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Title II of the Civil Rights Act of 1964 forbade racial discrimination in hotels, motels, restaurants, theaters, and all other public accommodation engaged in interstate commerce. Heart of Atlanta Motel, a large 216-room motel in Atlanta, Georgia, refused to accept black patrons.
The owners of the Heart of Atlanta Motel challenged Title II of the Civil Rights Act of 1964 by filing suit against the government in federal court arguing that by passing the Act, Congress exceeded its Commerce Clause powers to regulate interstate commerce. The owners also argued that the Act violated their Fifth Amendment rights by depriving them of the right to choose their customers and operate their business according to their desires. Lastly, the owners argued that the Act violated their Thirteenth Amendment rights by placing them in a position of involuntary servitude by forcing them to rent available rooms to blacks.
Attorneys for the United States responded to Heart of Atlanta Motel's allegations noting that restrictions in public accommodations for black Americans severely interfered with interstate travel, and accordingly it was within Congress's power under the Commerce Clause to regulate such matters. Further, they argued that the Fifth Amendment does not forbid reasonable regulation of interstate commerce. The government also argued that as the Thirteenth Amendment applied primarily to slavery and the removal of disabilities associated with slavery, it did not apply in the current case.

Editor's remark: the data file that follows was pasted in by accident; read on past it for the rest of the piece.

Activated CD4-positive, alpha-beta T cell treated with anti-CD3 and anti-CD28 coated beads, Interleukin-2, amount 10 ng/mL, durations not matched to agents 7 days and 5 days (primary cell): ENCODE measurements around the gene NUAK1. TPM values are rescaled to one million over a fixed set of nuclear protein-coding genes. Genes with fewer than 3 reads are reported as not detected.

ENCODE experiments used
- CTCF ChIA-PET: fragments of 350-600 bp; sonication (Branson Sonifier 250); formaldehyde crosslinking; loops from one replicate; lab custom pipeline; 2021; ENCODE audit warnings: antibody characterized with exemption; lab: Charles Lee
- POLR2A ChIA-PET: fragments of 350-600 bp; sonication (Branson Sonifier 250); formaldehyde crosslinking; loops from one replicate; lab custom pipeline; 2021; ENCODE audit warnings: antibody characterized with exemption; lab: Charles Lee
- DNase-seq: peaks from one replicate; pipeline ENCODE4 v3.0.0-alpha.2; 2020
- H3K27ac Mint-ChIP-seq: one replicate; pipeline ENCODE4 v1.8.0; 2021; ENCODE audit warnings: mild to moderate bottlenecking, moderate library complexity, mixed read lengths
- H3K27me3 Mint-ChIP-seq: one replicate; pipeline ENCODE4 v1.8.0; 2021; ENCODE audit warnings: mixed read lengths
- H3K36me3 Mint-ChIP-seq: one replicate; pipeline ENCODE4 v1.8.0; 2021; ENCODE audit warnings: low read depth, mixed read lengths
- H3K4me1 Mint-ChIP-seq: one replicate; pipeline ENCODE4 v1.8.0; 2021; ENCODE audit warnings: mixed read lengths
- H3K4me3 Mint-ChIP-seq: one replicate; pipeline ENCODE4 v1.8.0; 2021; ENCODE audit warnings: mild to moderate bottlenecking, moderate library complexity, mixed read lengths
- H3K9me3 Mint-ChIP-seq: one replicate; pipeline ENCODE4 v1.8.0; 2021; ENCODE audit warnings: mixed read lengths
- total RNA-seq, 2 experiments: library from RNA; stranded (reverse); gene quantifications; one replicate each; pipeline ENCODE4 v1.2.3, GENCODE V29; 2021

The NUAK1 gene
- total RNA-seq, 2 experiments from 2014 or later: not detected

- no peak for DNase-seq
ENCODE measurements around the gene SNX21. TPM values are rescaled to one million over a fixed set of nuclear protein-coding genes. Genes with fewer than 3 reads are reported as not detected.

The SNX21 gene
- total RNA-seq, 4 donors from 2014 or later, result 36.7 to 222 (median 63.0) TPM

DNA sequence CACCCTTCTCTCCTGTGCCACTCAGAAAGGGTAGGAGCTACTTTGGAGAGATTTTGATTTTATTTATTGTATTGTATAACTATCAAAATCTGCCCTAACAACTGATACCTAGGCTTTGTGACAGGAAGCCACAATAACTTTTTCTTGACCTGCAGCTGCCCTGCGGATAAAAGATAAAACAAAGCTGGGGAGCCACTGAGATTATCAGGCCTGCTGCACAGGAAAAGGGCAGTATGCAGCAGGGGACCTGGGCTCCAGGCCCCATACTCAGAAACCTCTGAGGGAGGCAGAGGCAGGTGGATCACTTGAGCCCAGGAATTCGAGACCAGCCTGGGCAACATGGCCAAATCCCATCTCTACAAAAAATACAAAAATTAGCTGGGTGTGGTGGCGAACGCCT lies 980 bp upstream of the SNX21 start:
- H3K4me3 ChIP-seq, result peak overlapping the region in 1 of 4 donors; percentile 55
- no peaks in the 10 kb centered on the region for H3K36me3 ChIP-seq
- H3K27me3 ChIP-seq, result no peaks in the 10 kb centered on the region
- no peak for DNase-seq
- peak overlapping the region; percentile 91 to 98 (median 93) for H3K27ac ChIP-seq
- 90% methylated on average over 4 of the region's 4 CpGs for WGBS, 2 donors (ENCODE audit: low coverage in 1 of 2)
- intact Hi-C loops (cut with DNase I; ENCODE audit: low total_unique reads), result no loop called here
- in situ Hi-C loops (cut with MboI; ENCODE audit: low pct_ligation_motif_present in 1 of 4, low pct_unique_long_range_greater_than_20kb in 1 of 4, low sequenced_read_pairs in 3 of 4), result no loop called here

In a decision authored by Justice Clark, the Court held that Congress acted well within its jurisdiction of the Interstate Commerce Clause in passing the Civil Rights Act of 1964. The Court noted that the applicability of Title II was "carefully limited to enterprises having a direct and substantial relation to the interstate flow of goods and people. . ." As 75% of the Heart of Atlanta Motel's clientele came from out of state, and it was strategically located near Interstates 75 and 85 as well as two major U.S. highways, the Court found that the business clearly affected interstate commerce. The Court concluded that places of public accommodation had no "right" to select guests as they saw fit, free from governmental regulation.